Winemaker Adam McTaggart took us into their underground circular barrel Cave where he talked Boxwood wine with us. Big news that a Middleburg AVA designation is in the works! Then we were out to the crush pad for the Grand Tasting (more on that in The Wine Stand Outs).

Great news for all…Boxwood Winery, once only open by appointment, will be open to the public for tastings and tours Friday through Sunday from 11am to 6pm beginning Friday 8 June.

Breaux Vineyards

As we pulled up the drive-away of Breaux Vineyards’ 404-acre estate outside of Hillsboro in the Loudoun Height Cluster, I was reminded of why I love Virginia. The green rolling hills are stunning…these covered with 105 acres of eighteen different grape varieties. Paul Breaux purchased this land in 1994 with only three acres of grapes, and in April 1997 produced his first vintage and opened to the public. By the following year, they were already producing 3,500+ cases of wine. Now up to 10,000 cases per year, Breaux is run by Paul’s daughter Jennifer Breaux Blosser and her husband Christopher Blosser with fourteen wines in their portfolio.

The awards and recognition are many…”Loudoun County’s most impressive wine undertaking” says the Washington Post, Breaux’s Viognier was named to Oz Clarke’s 250 Best Wines of 2012, AND for the fourth consecutive year, Breaux was voted “Virginia’s Favorite Winery” in a public poll done by Virginia Wine Events. When you visit and taste their wines, you’ll know all of these to be true. And the great thing is, NONE of this goes to their head.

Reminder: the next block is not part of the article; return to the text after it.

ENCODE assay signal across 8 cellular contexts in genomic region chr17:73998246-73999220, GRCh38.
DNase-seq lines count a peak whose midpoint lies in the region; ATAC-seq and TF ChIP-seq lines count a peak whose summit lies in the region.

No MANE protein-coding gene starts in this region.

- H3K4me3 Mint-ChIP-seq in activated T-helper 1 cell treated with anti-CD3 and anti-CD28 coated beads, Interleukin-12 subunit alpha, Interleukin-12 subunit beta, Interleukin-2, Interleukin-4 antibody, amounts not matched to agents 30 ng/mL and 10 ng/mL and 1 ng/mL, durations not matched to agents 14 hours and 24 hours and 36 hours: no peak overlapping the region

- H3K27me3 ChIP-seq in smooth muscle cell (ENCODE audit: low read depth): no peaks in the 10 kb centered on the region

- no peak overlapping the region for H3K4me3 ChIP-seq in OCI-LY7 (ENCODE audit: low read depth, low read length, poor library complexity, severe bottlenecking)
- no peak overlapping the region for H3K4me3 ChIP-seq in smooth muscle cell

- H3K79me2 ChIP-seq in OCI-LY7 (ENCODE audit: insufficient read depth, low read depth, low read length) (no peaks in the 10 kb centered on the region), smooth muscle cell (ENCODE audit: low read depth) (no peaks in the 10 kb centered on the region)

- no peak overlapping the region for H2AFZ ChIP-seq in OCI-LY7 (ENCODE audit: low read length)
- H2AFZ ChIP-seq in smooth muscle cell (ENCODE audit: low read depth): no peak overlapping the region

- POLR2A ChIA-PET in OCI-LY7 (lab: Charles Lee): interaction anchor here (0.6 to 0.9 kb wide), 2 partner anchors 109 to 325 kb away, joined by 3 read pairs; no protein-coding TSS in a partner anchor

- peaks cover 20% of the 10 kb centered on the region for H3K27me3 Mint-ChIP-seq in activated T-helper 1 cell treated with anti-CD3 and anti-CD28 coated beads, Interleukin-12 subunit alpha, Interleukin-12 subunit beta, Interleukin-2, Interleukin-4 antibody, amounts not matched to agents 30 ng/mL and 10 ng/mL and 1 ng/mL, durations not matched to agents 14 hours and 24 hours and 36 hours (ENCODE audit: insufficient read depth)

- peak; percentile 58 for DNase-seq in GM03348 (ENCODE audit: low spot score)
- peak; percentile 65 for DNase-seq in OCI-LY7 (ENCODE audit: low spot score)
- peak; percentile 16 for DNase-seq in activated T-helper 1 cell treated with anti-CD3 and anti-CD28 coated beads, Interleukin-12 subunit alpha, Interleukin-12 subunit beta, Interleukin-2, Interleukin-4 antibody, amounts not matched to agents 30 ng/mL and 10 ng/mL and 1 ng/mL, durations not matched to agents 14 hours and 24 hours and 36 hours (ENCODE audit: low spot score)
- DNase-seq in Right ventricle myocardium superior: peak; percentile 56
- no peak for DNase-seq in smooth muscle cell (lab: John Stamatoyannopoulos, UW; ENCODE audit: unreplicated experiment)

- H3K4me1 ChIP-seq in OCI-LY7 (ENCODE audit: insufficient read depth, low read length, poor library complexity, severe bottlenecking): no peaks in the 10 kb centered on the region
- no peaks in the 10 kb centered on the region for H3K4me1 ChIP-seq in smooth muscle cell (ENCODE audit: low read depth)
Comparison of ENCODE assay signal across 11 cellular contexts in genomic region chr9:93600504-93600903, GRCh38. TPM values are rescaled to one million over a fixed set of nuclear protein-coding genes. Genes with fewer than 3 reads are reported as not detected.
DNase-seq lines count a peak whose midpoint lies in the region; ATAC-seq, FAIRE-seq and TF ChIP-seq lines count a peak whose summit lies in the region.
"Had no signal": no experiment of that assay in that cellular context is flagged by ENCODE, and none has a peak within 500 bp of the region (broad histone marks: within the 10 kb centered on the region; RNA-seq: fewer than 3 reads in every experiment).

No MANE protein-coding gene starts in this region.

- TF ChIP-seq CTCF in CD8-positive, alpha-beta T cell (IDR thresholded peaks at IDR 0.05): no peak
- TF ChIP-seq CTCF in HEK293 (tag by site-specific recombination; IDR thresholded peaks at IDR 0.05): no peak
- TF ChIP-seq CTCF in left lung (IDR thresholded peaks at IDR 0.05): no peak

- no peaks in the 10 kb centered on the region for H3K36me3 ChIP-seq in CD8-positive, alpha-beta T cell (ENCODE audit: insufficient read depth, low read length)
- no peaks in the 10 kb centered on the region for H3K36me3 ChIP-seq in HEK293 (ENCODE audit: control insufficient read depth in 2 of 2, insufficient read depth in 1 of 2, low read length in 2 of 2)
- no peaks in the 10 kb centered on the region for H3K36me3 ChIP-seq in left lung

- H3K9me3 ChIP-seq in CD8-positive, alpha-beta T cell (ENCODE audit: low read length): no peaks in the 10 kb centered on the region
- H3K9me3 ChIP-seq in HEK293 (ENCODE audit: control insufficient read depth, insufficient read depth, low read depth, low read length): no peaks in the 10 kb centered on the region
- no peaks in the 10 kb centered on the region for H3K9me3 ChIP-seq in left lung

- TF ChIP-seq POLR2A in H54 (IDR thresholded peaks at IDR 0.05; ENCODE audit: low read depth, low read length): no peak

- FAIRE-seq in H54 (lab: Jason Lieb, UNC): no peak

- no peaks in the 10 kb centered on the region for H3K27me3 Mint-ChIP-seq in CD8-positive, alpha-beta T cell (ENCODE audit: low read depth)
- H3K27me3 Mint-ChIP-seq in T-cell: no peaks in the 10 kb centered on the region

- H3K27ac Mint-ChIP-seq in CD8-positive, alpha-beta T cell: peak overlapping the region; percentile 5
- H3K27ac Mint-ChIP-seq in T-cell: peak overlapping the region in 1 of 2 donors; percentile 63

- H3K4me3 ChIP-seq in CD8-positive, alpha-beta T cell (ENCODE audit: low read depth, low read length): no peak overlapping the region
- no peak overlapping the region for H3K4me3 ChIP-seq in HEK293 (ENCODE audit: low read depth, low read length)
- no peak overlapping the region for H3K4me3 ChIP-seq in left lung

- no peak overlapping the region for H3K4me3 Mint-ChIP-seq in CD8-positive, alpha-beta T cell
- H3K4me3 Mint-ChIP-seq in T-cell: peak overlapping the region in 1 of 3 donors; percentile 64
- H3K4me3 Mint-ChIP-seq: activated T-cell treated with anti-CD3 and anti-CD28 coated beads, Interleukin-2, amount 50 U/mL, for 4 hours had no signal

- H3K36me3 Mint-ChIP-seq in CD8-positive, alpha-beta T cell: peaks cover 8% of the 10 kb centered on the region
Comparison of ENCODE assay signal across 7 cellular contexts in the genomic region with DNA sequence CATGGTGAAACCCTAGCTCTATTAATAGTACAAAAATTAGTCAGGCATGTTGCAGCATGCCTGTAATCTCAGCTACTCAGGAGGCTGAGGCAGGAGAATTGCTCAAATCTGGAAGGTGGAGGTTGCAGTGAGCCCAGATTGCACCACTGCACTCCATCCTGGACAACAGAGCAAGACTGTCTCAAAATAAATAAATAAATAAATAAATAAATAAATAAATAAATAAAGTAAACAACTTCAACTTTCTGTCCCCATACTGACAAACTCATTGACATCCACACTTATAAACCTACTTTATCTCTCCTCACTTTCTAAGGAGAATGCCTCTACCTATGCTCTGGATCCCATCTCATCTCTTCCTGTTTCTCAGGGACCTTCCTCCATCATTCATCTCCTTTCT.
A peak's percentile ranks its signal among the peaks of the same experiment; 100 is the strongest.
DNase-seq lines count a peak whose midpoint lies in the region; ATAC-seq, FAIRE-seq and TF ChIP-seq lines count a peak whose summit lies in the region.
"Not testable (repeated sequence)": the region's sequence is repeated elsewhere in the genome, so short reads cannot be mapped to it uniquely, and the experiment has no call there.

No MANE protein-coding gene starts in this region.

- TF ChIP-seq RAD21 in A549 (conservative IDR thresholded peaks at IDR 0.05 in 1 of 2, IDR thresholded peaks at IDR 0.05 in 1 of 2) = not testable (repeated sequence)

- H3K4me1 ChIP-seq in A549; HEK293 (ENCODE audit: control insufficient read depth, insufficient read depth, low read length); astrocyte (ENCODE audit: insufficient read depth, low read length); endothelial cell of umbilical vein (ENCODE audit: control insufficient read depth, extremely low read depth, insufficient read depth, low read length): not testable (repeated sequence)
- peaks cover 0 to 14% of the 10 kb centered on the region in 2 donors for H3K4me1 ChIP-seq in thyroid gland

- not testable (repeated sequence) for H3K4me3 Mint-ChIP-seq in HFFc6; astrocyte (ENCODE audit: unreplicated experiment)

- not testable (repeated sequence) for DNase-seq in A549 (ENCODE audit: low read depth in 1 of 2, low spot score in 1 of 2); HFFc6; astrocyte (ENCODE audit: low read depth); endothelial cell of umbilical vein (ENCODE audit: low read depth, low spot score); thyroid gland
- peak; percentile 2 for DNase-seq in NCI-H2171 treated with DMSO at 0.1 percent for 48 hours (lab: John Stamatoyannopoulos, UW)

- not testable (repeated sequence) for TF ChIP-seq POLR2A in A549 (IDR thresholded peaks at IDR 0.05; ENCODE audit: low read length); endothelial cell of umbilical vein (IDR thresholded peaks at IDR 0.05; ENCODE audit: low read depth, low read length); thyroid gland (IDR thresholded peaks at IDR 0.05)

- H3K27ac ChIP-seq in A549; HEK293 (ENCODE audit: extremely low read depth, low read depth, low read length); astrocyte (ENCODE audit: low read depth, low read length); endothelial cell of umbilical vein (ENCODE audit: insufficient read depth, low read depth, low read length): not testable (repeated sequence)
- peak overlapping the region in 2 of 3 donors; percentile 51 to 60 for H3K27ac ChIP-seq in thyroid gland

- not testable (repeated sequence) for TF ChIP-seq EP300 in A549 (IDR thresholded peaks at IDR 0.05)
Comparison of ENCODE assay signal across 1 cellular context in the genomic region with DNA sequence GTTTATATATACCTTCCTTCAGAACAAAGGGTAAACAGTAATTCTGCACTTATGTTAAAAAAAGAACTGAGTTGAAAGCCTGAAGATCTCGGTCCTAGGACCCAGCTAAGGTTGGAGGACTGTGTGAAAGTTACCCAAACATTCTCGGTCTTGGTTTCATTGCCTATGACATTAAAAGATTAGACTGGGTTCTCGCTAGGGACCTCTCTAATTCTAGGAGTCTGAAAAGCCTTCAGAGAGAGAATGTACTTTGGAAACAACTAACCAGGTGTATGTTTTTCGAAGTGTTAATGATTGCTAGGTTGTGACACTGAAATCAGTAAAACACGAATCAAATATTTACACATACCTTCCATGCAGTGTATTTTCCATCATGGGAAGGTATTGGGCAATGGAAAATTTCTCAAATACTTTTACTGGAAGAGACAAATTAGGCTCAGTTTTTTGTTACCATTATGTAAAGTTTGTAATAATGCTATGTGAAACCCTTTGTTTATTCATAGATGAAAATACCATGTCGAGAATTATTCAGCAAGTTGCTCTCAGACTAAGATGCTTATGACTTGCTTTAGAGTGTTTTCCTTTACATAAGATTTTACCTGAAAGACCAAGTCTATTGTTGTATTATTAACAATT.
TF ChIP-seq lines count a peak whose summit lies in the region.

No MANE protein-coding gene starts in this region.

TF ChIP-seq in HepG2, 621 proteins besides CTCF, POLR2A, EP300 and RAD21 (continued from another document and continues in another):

Jen and the team welcomed us onto the Patio Madeline for a wine tasting with the Blue Ridge Mountains in the distance. You could sit here for hours taking in the views and sipping the delicious wines. After tastes of the 2010 Sauvignon Blanc, 2010 Viognier, 2010 Jen’s Jambalaya (cajun Louisiana nods abound :)) and 2002 Merlot Reserve, we went into the Tank Room for a lovely four-course dinner prepared by Tuscarora Mill Restaurant in Leesburg.

More great wines accompanied each course including their recently introduced Syrah Rosé. The 2007 Cabernet Franc Reserve and Cabernet Sauvignon are great finds and examples of Paul Breax’s desire to age Virginia wines and help figure out what was possible in the state. A taste through 2001, 2002, 2005 Nebbiolos with a barrel sample of 2007 was a unique opportunity, and the 2007 is shaping up nicely. After a trip to Piemonte, Italy, Paul decided to grow this tough to cultivate grape here.